Images of a New World: the Watercolors of John White

This is a cross-posting from a piece I recently wrote for the Public Domain Review. For this version of the post, I’ve supplemented the original with quite a few more images which are sourced from the British Museum and are reproduced here under its fair use agreement. As a side note, I’ve been remiss in updating […]

Jahangir’s Turkey: Early Modern Globalization and Exotic Animals

The above image is one of my favorite examples of the bizarre cross-pollinations that early modern globalization brought about. It is a detail from a lavish watercolor painting created in 1618 by Bichitr for the Mughal emperor Jahangir (1569-1627). Here we find the strange juxtaposition of James I and VI of England and Scotland (1566-1625) […]

Cabinets of Curiosities in the Seventeenth Century

“There is no man alone, because every man is a Microcosm, and carries the whole world about him… There is all Africa, and her prodigies in us.”– Sir Thomas Browne, Religio Medici, 1642 Early modern Europeans envisioned their own bodies as miniature worlds which echoed God’s Creation in every detail. And in the expansionist, acquisitive […]

Mapping Nature in the ‘Age of Discovery’ Pt. I

In that part of Africa, which lies under the Torrid Zone, there are Countries extremely fertile… and ‘tis the same as to what lies under it in America, so far as is yet known. – John Senex, New General Atlas, 1720. Sorry about the long delay (occasioned by computer troubles and the Thanksgiving break). Today […]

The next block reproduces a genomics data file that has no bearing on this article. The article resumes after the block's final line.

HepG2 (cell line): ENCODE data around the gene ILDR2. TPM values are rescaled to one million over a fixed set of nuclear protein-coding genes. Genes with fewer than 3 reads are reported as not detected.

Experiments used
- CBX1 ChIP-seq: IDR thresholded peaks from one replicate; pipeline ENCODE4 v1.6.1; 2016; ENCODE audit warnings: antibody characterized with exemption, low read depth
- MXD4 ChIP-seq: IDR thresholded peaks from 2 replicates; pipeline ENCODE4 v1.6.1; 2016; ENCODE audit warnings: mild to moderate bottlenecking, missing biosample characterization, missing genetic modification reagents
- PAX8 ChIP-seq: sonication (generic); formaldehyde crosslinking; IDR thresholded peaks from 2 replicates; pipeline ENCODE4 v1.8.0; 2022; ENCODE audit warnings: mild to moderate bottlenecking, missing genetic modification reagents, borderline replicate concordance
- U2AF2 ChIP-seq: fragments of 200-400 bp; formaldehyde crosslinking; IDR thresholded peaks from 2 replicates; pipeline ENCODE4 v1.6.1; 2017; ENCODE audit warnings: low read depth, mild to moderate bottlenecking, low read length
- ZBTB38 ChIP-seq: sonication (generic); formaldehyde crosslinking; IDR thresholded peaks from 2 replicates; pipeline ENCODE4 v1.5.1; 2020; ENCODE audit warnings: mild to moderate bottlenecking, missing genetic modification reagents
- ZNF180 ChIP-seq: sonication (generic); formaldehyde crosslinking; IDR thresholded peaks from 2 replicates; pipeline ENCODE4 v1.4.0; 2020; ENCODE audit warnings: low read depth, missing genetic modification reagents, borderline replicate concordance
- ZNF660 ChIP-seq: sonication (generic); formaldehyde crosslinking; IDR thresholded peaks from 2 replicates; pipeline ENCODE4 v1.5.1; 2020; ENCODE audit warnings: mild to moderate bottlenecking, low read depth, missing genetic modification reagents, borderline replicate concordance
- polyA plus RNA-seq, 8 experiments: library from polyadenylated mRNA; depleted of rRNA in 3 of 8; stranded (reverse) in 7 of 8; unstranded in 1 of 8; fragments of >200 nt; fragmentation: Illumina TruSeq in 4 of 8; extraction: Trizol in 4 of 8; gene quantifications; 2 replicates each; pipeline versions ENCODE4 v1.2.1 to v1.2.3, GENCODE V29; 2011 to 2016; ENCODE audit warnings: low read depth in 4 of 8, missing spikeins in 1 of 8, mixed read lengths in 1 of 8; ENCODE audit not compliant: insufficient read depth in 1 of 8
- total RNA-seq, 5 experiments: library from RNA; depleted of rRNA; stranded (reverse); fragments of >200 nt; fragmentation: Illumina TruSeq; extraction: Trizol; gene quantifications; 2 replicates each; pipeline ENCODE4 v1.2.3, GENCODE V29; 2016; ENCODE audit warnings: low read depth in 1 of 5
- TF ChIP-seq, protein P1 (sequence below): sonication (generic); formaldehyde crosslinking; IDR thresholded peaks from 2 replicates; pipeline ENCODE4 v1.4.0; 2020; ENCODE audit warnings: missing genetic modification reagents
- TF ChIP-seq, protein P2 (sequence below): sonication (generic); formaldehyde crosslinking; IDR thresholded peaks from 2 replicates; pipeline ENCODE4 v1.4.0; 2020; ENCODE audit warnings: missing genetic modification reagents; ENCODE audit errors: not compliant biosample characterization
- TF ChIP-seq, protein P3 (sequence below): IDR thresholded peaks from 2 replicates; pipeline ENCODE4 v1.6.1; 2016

Paintings from Dutch Brazil

Dutch Brazil, which officially called itself ‘Nieuw Holland,’ was a short-lived (1630-1654) state in the north-east of Brazil that resulted from the Dutch Republic’s aggressive policy of territorial expansion at the expense of the Portuguese colonies in the first half of the seventeenth century — a policy that also led to the Dutch occupation of […]

Nature Poetry by a Seventeenth Century Apothecary [February 2011 Update]

A bust of the famed physician, naturalist and collector Sir Hans Sloane. I spent the day doing some desultory browsing of the British Library’s  Sloane manuscript collection, and while it yielded little that I can actually use in my research, I did come across these poems.  Apparently written by one of Sir Hans Sloane‘s colleagues, the […]

Animals in Pisanello

Looking at the paintings of the early Italian Renaissance painter Pisanello just now, I was struck by how wonderfully delicate and accurate his paintings of animals are. If he had lived in a different time or created these images in a different context (one of scientific learning rather than courtly patronage) I’m convinced that Pisanello […]

Giolo, the Painted Prince

Prince Giolo, Son of ye King of Moangis or Gilolo: lying under the Equator in the Long[itude] of 152 Deg[rees] 30 Min[utes], a fruitful Island abounding with rich spices and other valuable Commodities. This famous Painted Prince is the just Wonder of ye Age. His whole Body (except Face, Hands and Feet) is curiously and […]

First post – The History of Four-Footed Beasts

Greetings friends and strangers.This is the first post in a blog, RES OBSCURA, designed to serve as a record of the strange things I come across in the course of my research as a graduate student in early modern (sixteenth through eighteenth century) history.  Early modern visual culture and natural history are special interests of […]